Before the murder, Madsen, who described himself as an artist and inventor, had made a name for himself in Denmark and internationally both for his series of self-built submarines, and for his plan to send himself into space on a self-built rocket.  

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Time for the Big Guns: The Bradley Will Be Armed With the XM913 Cannon

Key point: The Bradley vehicle served decently despite a very controversial development history. Could it soon be getting a firepower upgrade?

Jane’s Information Group, an open source intelligence company, reported that Northrop Grumman delivered several prototype guns to the U.S. Army for their Bradley replacement vehicle—and what they delivered looks like a beast.

Previous photos released by Northrop Grumman show the XM913 50mm cannon outdoors, silhouetted against the sky. The massive 50mm main gun is said to have two types of ammunition, a fin-stabilized armor piercing sabot round, as well as a high explosive tracer round. To offset some of the no doubt massive recoil the massive gun would generate, the XM913’s barrel features a prominent four-baffle muzzle brake—though a quick google search shows that the main gun still has lots of recoil. 

While the current Bradley vehicle’s 25mm cannon can hit targets at ranges of up to two kilometers, or about 1.2 miles, Northrop Grumman maintains that their XM913 has double the range of a 25mm gun—and can hit targets up to four kilometers away.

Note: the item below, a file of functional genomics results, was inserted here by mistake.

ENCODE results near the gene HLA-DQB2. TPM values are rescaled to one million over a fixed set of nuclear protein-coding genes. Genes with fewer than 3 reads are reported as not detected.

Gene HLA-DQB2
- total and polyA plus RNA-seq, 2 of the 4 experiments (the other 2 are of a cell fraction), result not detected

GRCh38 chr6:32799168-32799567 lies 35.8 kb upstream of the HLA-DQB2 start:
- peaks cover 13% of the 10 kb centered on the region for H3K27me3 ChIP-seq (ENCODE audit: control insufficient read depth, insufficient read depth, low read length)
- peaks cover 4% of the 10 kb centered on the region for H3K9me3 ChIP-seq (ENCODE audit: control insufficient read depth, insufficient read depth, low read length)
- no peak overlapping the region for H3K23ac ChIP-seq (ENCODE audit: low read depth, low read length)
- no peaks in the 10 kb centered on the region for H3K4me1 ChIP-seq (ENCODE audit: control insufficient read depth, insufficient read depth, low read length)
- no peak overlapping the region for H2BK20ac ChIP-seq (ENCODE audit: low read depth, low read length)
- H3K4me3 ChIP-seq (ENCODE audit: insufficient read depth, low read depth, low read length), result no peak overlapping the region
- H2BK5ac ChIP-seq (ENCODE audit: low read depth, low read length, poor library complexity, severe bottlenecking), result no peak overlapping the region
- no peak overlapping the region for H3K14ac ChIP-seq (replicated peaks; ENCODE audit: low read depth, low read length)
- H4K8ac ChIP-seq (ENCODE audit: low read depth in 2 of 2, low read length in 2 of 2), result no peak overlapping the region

A Northrop Grumman spokesman told Jane’s that the 50mm cannon “combines Bushmaster chain gun reliability with [a] next-generation effective range that will provide the warfighter with increased stand-off against near peer adversaries,” though what platform the massive main gun will be mated to remained slightly ambiguous.

Jane’s reported that the 50mm cannon is being developed to support the Army’s Next-Generation Combat Vehicle (NGCV) program, one of several projects that the Army says are intended to replace the Bradley family of vehicles. But the main gun could also be used to increase other platform’s lethality as well.

Into Modernity

The Army is in the middle of a modernization push and is introducing several new armored platforms into service. One of these, the Armored Multi-Purpose Vehicle manufactured by BAE systems, recently entered serial production.

Though it does offer increased protection when compared to the M113 and Bradley vehicles, it appears to be rather modestly armed with a single .50 caliber heavy machine gun. It remains unclear if the XM913 would be able to be mated to the AMPV platform, though the Army would likely want a firepower upgrade for the platform.


Northrop Grumman estimates that by the end of 2021, the Army will have ordered a total of seventeen XM913 cannons for testing and evaluation. Still, the Army has not yet decided what caliber the NGCV program will choose. So for now, all we can do is wait and see what happens. Watch this topic for new details about both the NGCV program—and the XM913—in the future.

Caleb Larson is a defense writer with The National Interest. He holds a Master of Public Policy and covers U.S. and Russian security, European defense issues, and German politics and culture. This first appeared earlier this year and is being reposted due to reader interest.

Image: Reuters